By Tsugumasa Uchihata
Prime Minister Shinzo Abe and Russian President Vladimir Putin failed to achieve concrete progress in the Northern Territories issue in their summit held in Osaka. To reach a basic agreement on the signing of a peace treaty, which includes the resolution of the territorial issue, the Japanese government was making several concessions, such as holding back its conventional position to call for the “return of the four islands.” Yet Russia maintained a hard-line approach. Sankei and Asahi urged the government to review its negotiations with Russia from scratch.
Sankei wrote: “Japan made false assumptions about what Russia has in mind and pandered to Russia by distorting its basic principle of the return of the four islands.” It concluded that “Abe fought windmills as we had just anticipated” and argued that the return of the four islands should be the precondition for dramatically improving the Japan-Russia relationship. “Japan must stress this point to Russia and start negotiations anew,” it said.
In November 2019, Abe and Putin agreed to accelerate bilateral negotiations to sign a peace treaty based on the 1956 Japan-Soviet joint declaration. Japan effectively changed course to focus negotiations on the return of Shikotan and Habomai, not clinging to the return of the four islands. With Japan and Russia engaging in a number of talks at ministerial and other levels, Japan stopped referring to the four islands as “being an integral part of Japanese territory” and mentioning that these islands are “unlawfully occupied by Russia.” The language of Japan’s sovereignty of the four islands also disappeared in the Diplomatic Bluebook, an annual report on national foreign policy published by the Ministry of Foreign Affairs.
The Osaka summit between Abe and Putin was held against this backdrop. But the two leaders only agreed to confirm they will continue negotiations on the signing of a peace treaty. On this, Sankei asserted: “Japan received zero response from Russia. Moscow demanded Japan accept Russia’s sovereignty of the four islands, arguing that the Japan-U.S. security treaty is an obstacle to Japan-Russia negotiations.”
In September 2019, Putin abruptly proposed “signing a peace treaty without preconditions.” Asahi analyzed that Putin’s intention was to shelve the territorial issue and criticized Abe for “making the critical mistake” of interpreting this as Putin’s enthusiasm for signing a peace treaty and shifting the policy focus to the return of the two islands. It demanded the “Abe government accept this failure in a humble manner and review its negotiation approach.”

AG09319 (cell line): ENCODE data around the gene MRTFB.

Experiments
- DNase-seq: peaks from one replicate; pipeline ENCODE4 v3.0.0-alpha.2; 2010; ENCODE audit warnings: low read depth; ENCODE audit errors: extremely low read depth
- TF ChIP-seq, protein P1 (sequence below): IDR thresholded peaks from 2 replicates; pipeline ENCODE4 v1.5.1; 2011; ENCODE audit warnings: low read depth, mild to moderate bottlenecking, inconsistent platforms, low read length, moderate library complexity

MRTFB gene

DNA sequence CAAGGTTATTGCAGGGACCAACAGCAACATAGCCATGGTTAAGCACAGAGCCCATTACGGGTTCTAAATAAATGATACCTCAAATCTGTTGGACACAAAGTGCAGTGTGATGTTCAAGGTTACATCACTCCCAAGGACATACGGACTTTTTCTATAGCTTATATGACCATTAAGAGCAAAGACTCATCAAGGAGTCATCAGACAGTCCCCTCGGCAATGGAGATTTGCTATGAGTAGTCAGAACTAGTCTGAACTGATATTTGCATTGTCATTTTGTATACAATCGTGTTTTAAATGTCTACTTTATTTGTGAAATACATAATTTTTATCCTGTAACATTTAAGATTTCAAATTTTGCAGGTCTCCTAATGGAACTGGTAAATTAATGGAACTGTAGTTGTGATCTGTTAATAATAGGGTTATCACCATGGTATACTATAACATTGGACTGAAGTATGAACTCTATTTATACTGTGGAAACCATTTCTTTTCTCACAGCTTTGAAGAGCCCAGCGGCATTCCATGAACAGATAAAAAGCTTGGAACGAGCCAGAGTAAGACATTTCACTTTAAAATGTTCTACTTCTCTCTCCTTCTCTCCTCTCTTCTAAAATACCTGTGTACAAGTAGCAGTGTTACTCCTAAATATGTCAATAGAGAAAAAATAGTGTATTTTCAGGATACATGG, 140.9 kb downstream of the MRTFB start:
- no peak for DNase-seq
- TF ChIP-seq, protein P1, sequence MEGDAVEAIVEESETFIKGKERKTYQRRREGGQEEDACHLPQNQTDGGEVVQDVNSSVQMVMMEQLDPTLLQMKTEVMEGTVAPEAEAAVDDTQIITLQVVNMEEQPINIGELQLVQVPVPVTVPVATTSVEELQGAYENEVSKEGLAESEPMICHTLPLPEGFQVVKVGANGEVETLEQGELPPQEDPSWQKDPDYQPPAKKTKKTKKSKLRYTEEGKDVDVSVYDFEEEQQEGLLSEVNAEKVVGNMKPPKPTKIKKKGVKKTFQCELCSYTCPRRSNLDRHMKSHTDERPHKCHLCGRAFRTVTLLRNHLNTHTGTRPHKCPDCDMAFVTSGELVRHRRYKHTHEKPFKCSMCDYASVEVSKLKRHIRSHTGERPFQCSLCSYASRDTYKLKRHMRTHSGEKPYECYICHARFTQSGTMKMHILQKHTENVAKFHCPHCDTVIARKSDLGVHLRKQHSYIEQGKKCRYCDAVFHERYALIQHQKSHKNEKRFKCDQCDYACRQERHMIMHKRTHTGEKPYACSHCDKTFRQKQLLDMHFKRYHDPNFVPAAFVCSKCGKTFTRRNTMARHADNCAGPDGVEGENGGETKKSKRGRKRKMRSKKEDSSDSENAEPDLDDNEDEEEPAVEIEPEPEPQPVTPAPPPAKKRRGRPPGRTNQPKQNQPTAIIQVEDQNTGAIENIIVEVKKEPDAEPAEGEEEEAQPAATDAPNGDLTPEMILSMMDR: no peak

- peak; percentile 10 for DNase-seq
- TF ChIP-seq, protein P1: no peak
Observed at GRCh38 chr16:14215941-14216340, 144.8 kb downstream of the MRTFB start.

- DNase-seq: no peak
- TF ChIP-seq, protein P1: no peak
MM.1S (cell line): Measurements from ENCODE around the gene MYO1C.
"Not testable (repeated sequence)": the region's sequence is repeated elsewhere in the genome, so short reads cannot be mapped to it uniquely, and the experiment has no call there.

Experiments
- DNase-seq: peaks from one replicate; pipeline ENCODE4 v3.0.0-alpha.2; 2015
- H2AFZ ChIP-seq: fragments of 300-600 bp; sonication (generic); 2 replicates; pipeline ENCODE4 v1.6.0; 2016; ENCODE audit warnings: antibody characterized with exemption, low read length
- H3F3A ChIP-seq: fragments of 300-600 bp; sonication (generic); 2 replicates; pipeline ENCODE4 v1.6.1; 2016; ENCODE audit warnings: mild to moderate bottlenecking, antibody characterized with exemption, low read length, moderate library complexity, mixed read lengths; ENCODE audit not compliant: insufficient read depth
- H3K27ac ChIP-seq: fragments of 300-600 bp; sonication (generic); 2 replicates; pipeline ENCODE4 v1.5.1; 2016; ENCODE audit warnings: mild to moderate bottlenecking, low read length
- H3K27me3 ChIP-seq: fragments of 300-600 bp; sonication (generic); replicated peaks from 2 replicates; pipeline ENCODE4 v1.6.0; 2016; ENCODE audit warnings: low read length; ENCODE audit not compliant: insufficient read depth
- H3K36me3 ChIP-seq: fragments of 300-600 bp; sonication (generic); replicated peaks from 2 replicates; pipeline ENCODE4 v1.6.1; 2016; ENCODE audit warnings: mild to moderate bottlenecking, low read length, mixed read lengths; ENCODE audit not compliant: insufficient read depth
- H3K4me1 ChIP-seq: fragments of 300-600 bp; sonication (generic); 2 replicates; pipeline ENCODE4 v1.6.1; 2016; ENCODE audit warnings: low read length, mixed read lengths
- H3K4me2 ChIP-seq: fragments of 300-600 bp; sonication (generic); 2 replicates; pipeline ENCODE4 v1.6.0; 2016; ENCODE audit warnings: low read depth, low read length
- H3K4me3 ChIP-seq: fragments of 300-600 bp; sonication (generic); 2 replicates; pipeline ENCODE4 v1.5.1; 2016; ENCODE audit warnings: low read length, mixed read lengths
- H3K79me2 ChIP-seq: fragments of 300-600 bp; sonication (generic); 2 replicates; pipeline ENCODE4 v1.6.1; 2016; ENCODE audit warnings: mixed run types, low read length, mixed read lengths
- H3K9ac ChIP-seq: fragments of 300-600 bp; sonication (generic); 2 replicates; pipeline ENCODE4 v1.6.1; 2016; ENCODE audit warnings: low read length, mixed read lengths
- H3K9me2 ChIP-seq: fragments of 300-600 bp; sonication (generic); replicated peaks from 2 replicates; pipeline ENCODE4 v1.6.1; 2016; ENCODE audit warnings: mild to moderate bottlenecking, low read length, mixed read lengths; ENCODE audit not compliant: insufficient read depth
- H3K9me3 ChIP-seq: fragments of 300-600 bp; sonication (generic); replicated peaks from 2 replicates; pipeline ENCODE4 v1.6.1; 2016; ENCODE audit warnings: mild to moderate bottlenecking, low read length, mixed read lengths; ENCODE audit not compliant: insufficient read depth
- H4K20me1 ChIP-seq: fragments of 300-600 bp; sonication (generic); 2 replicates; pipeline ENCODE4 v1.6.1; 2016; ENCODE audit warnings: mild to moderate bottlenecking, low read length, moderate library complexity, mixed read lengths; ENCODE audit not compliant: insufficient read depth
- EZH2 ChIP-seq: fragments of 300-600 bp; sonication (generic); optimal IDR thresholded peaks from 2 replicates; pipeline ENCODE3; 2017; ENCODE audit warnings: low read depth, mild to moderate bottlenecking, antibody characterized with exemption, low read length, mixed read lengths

Meanwhile, Mainichi showed some understanding for Abe’s approach. It analyzed that the government must have envisaged it would be more realistic to “change the policy focus to the return of the two islands to persuade Russia to soften its stance.” But things did not develop as the government had expected. On this point, the outlet speculated that “Russia probably had little choice but to play hardball as Putin’s popularity is sagging due to the economic slowdown and people who oppose the return of the four islands staged protests.” But when it comes to negotiations on the Northern Territories, Mainichi took the same stance as Sankei and Asahi, urging the government to “rework a comprehensive strategy.”
Japan and Russia agreed in May 2016 to a “new approach,” which prioritizes building mutual trust through economic cooperation for the time being in their territorial negotiations. Since then Japan has been promoting economic cooperation projects with Russia, though it is subject to tough sanctions from the U.S. and Europe. Yomiuri and Nikkei refrained from criticizing this approach by the Abe government. Yomiuri wrote that “it would not be easy to settle issues that have been left unaddressed since the end of World War II,” and Nikkei wrote that the “government needs to improve trust in the realms of economy and security.” The outlets urged the government to tenaciously work with Russia.
The Abe government has not clearly said whether it will seek the return of four or two islands. This approach caused a dispute between Minister of Foreign Affairs Taro Kono and Sankei. Kono criticized Sankei’s July 2 report entitled “The Foreign Minister does not have the return of four islands in mind” as “fake news.” Later he apologized to the outlet for his remarks. Sankei asserted in its editorial dated July 5 that “the government should clearly explain to the public the core principles of its negotiations with Russia.”
Soon after the Japan-Russia summit was held, a surprise meeting between U.S. President Donald Trump and Kim Jong-un took place at the demilitarized zone on the Korean Peninsula. The poor outcome of the Japan-Russia summit was overshadowed by this eye-catching international development.